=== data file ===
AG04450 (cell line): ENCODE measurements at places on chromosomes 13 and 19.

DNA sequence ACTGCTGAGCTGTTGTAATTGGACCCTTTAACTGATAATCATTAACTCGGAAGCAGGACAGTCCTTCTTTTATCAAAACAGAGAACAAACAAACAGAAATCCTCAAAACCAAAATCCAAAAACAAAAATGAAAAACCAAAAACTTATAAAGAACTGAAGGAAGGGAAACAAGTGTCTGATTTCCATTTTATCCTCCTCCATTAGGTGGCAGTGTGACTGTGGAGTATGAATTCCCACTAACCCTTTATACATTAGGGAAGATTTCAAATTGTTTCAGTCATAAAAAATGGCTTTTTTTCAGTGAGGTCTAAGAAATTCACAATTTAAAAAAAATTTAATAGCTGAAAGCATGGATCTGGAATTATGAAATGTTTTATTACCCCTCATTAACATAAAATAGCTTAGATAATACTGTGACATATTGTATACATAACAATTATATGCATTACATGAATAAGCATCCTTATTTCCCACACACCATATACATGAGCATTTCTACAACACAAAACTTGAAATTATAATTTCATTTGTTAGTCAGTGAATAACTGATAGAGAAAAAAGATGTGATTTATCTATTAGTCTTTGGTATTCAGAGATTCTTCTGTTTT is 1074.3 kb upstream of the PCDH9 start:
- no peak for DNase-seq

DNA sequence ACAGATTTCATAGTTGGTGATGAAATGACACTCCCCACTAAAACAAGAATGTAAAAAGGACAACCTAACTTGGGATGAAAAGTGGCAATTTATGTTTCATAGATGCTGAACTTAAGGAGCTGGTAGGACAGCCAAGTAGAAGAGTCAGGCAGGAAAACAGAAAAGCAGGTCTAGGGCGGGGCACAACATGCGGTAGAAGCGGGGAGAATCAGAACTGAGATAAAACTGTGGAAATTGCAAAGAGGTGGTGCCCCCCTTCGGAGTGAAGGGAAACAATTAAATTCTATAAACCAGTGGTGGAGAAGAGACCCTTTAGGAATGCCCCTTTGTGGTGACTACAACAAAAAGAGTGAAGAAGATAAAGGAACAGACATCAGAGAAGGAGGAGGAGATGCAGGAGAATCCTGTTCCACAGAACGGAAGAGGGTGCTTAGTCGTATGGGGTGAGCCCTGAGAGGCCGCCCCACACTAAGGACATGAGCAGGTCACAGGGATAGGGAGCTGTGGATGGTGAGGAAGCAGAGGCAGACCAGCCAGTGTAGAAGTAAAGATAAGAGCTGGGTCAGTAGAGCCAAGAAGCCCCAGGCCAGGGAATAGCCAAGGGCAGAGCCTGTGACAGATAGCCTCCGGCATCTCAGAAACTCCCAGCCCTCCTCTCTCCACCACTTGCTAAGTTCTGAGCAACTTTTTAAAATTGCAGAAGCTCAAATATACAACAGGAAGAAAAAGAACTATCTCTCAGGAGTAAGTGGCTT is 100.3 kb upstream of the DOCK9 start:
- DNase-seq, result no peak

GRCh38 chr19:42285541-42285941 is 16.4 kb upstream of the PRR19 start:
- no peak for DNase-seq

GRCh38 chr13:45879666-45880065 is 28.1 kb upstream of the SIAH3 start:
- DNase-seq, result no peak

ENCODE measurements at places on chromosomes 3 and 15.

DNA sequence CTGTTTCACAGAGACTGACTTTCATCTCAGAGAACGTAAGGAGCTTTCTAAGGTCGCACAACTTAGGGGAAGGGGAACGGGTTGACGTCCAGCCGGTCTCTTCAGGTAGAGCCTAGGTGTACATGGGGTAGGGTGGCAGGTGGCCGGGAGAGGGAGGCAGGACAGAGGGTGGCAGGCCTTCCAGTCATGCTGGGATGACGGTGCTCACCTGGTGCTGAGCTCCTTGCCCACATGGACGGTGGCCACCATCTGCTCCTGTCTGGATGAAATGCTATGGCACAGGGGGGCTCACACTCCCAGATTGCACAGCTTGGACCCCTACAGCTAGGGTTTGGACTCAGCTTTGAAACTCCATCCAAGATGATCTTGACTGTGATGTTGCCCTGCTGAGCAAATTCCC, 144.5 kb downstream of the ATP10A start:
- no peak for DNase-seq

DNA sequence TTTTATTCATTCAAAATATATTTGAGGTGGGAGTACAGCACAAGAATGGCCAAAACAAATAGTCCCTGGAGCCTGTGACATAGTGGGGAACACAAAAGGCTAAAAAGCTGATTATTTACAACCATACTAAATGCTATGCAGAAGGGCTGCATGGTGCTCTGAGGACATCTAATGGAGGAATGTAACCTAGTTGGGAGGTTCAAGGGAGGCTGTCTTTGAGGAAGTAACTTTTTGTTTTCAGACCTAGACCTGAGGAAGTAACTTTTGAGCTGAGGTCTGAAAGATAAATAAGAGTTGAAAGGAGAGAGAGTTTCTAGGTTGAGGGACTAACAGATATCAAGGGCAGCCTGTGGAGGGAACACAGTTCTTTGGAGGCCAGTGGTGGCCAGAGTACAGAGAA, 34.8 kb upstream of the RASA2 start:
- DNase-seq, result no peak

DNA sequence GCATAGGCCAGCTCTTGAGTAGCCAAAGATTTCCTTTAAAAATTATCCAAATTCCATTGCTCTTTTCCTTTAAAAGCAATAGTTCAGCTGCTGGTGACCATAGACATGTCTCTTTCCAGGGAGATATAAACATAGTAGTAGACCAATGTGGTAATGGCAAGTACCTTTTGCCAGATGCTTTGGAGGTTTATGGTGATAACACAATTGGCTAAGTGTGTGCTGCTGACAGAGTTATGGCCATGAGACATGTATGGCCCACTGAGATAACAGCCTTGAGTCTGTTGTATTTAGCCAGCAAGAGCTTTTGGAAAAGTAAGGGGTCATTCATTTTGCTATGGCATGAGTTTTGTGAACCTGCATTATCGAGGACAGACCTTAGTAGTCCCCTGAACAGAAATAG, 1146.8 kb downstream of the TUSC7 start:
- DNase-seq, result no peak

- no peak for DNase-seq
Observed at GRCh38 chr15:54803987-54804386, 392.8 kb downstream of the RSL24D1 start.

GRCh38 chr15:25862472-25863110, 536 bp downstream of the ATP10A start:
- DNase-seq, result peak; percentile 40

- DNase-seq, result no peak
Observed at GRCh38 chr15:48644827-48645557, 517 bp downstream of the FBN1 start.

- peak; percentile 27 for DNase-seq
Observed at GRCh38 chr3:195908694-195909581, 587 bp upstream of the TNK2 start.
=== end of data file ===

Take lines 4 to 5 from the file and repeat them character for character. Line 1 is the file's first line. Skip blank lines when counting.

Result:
DNA sequence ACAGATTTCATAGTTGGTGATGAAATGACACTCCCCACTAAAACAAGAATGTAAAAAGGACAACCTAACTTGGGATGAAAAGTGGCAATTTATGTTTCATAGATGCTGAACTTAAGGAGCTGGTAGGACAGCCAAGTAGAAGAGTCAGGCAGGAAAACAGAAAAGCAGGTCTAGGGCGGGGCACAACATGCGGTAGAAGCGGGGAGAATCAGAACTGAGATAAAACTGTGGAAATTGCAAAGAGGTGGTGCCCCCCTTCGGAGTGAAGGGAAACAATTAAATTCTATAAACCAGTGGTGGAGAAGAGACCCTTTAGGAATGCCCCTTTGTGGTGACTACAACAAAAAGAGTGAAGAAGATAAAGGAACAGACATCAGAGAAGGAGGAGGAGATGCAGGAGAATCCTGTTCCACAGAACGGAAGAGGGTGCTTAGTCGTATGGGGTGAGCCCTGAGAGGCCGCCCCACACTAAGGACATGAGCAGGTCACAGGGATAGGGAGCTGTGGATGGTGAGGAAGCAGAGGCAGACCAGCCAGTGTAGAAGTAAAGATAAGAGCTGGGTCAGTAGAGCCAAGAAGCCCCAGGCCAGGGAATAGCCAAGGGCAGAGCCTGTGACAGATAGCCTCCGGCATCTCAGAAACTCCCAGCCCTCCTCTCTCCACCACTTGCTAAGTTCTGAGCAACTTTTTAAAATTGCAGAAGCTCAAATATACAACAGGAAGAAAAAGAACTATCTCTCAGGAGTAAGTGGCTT is 100.3 kb upstream of the DOCK9 start:
- DNase-seq, result no peak